The railroad is connected to the lower 48 via three rail barges that sail between the Port of Whittier and Harbor Island in Seattle but does not currently have a fixed land connection with any other railroad lines on the North American network.
In 1933, the Alaska began running seasonal passenger trains two times a week between Seward and Anchorage, 114 miles, and between Anchorage and Fairbanks, 356 miles. The State of Alaska bought the railroad from the US government in 1985 and continued running its seasonal passenger trains.
The Alaska Railroad bought three "Mikado" type locomotives from the Baldwin Locomotive Works during 1927 and 1928. These locomotives were assigned road numbers 701 through 703. Numbers 701 and 702, delivered in 1927, had 54" diameter drivers, 22" x 28" cylinders, a 200 psi boiler pressure, they exerted 42,600 pounds of tractive effort and each weighed 244,400 pounds. Number 703, delivered in 1928, was very similar to numbers 701 and 702 but had a 210 psi boiler pressure, which meant it exerted 44,800 pounds of tractive effort. Number 703 weighed 244,120 pounds.
All three locomotives had a firebox area of 246 square feet. The evaporative surface was 2,718 square feet and with the superheater had a combined heating surface of 3,339 square feet.
Two other "Mikado" Type locomotives were added to the roster during 1942-1943. The Alaska Railroad bought two second hand locomotives from the Northern Pacific. They were former NP numbers 1676 and 1692.
There are no surviving Alaska Railroad 2-8-2 "Mikado" type locomotives.
|Qty.||Road Numbers||Year Built||From Other RR||Year Acquired||Builder||Notes|
This trio of Mikados faced "extreme cold and heavy snow" and would be cresting at aptly named Summit, Alaska's high point of 2,350 feet (716 metres).
The 700s used 13" (330 mm) piston valves and had fireboxes fitted wth four American Security arch tubes contributing 25 sq ft (2.3 sq m) to the direct heating surface area in addition to 37 sq ft (3.45 sq m) of combustion chamber area. According to the Baldwin specs, any extra heating help would be welcome because the "low grade soft coal" yielded a modest 10,500 to 12,000 BTU per pound.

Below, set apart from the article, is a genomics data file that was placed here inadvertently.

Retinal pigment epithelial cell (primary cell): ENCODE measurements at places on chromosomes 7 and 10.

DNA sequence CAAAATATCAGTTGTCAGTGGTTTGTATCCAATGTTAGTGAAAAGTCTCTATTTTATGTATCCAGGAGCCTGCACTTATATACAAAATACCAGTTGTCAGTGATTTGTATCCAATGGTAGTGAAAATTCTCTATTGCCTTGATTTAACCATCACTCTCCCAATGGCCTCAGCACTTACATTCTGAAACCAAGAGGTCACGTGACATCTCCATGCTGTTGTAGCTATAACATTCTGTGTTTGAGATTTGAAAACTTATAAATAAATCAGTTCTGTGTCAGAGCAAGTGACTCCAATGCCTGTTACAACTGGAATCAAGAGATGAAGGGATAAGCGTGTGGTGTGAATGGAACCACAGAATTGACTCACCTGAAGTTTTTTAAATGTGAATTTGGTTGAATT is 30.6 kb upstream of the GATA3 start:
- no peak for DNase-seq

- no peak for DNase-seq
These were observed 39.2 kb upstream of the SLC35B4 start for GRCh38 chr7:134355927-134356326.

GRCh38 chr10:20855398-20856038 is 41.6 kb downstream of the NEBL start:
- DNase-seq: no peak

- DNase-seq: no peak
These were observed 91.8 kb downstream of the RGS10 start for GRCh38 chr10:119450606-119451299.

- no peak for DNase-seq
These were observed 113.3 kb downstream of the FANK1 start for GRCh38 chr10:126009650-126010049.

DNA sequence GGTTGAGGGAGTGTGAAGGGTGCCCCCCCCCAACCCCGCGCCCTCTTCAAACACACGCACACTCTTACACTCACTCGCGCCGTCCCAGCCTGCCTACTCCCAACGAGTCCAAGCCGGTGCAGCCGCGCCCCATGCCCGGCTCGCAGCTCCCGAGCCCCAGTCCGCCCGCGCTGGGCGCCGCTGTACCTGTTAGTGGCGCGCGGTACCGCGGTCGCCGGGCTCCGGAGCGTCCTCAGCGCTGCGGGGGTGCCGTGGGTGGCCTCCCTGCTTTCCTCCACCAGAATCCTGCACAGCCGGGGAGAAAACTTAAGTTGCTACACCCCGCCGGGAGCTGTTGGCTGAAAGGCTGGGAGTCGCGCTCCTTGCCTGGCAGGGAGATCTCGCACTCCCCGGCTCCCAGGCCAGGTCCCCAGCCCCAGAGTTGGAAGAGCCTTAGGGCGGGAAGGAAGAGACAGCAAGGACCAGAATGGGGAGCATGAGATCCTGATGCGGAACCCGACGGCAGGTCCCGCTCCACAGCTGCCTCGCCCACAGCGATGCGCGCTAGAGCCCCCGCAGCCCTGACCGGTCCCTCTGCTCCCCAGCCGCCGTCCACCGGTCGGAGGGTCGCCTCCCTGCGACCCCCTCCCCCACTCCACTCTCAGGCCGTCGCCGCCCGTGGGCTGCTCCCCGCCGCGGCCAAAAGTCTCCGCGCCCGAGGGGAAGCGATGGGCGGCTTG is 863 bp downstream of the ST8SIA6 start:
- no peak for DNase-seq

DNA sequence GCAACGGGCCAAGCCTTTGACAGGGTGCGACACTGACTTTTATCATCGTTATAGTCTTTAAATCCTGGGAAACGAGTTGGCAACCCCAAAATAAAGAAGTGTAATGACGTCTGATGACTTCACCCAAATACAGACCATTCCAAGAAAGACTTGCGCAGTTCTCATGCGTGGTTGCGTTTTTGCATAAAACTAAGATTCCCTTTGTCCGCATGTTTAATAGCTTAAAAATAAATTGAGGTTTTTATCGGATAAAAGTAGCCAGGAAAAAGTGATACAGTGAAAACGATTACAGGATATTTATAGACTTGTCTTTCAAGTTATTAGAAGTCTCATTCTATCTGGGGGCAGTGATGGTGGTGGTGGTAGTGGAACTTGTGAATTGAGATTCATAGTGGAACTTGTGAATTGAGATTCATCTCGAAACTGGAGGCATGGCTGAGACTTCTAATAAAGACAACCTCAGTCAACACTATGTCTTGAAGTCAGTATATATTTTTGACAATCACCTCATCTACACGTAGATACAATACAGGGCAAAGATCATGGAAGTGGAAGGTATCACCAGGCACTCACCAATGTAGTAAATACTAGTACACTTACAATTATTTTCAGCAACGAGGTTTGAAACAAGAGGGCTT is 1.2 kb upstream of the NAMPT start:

Chris Hohl notes that the first two locomotives were delivered with their boilers set to 200 psi. The Alaska Railroad diagram and the Baldwin specs beginning at p. 806 shows that the setting on the 703 was 210 psi (13.8 bar), which translated to a starting tractive effort of 44,800 lb (20,321 kg). Booster tractive effort for all three was 11,800 lb (5,352 kg).
These were among the first locomotives to be purchased new by the ARR and they served in steam into the 1950s. In 1954, all three were sold to Spain's FC Langreo. Apparently none of these ever actually went into service and were scrapped soon after their arrival.
|Specifications by Steve Llanso of Sweat House Media|
|Number in Class||3|
|Locomotive Length and Weight|
|Driver Wheelbase (ft / m)||14.50 / 4.42|
|Engine Wheelbase (ft / m)||33.17 / 10.11|
|Ratio of driving wheelbase to overall engine wheebase||0.44|
|Overall Wheelbase (engine & tender) (ft / m)||68.08 / 20.75|
|Axle Loading (Maximum Weight per Axle) (lbs / kg)||46,500 / 21,092|
|Weight on Drivers (lbs / kg)||175,680 / 79,687|
|Engine Weight (lbs / kg)||244,120 / 110,731|
|Tender Loaded Weight (lbs / kg)||197,280 / 89,485|
|Total Engine and Tender Weight (lbs / kg)||441,400 / 200,216|
|Tender Water Capacity (gals / ML)||10,000 / 37.88|
|Tender Fuel Capacity (oil/coal) (gals/tons / ML/MT)||14 / 12.70|
|Minimum weight of rail (calculated) (lb/yd)||73|
|Geometry Relating to Tractive Effort|
|Driver Diameter (in / mm)||54 / 1372|
|Boiler Pressure (psi / kPa)||200 / 13.80|
|High Pressure Cylinders (dia x stroke) (in / mm)||22" x 28" / 559x711|
|Tractive Effort (lbs / kg)||42,664 / 19352.09|
|Factor of Adhesion (Weight on Drivers/Tractive Effort)||4.12|
|Firebox Area (sq ft / m2)||246 / 22.85|
|Grate Area (sq ft / m2)||57.70 / 5.36|
|Evaporative Heating Surface (sq ft / m2)||2718 / 252.51|
|Superheating Surface (sq ft / m2)||621 / 57.69|
|Combined Heating Surface (sq ft / m2)||3339 / 310.20|
|Evaporative Heating Surface/Cylinder Volume||220.63|
|Computations Relating to Power Output (More Information)|
|Robert LeMassena's Power Computation||11,540|
|Same as above plus superheater percentage||13,733|
|Same as above but substitute firebox area for grate area||58,548|